You sorta missed my point. Regardless if humans are the intended target of a certain 'bug', our immune system is working constantly to fight things off. Bacteria, viruses, mold, fungus, yeast, etc are all things our immune system are working to kill daily.not really. Disease vectoring depends upon carriers. If you dont interact with carriers (aka, other people), your chance of being infected is much much lower. Airborne biologicals are far less common, and theres almost no zoological born human diseases.
Jesus Christ man.I also had a rather invasive case of MRSA and nearly died from a reaction to the antibiotic quite awhile before any flu shots messed me up. I have no idea the exact reason why or how, but I had 26 infected holes in my leg 36 hours after getting the flu shot while I had the frame on. The only cure was (more) prednisone and white knuckling it for a week.
I didn’t sleep for 96 hours. It drove nurses nuts.
you're both right & I see where you're both coming fromYou sorta missed my point. Regardless if humans are the intended target of a certain 'bug', our immune system is working constantly to fight things off. Bacteria, viruses, mold, fungus, yeast, etc are all things our immune system are working to kill daily.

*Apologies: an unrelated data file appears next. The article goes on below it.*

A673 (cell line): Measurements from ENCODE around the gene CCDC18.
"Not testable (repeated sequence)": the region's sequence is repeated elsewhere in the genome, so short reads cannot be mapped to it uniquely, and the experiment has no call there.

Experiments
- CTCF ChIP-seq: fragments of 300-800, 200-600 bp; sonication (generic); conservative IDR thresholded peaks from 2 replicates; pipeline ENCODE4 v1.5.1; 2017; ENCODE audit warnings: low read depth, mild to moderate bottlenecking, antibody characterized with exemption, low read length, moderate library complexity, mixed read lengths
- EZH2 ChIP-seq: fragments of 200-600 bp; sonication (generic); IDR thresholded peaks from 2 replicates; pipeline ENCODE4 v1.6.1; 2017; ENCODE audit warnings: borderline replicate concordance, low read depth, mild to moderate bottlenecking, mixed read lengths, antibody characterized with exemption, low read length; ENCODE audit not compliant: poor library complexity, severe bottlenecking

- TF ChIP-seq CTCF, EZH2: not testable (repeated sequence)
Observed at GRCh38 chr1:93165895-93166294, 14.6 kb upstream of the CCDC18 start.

And while a *completely* different topic, flu viruses jumping from either birds or pigs are somewhat common.
I got MRSA. No antibiotics worked, so they went extreme. After two weeks on an IV antibiotic that was delivered to my door every other day, I got really sick. The day after Thanksgiving 2003, I got hauled back into the hospital and to determine the exact cause, they took at least 20 biopsies off my skin and put me on such a high dose of prednisone, I cried for no reason. And I got hooked on Average Joe, a reality show.Considering his stories, it would have had to have been something big to get him to stop
I lived, so to me, it could’ve been a lot worse.Your story above is horrible, but this post made me sadder.
I won’t let myself until I’m in better financial shape so I can properly take care of one. I know $$ wouldn’t had prevented her cancer, but I want to be able to afford dental care etc for the next one.I know you've said you dont want to take in another one cause you know it might get left behind when you go, but what about taking in a senior kitty, 18 or 19 years old?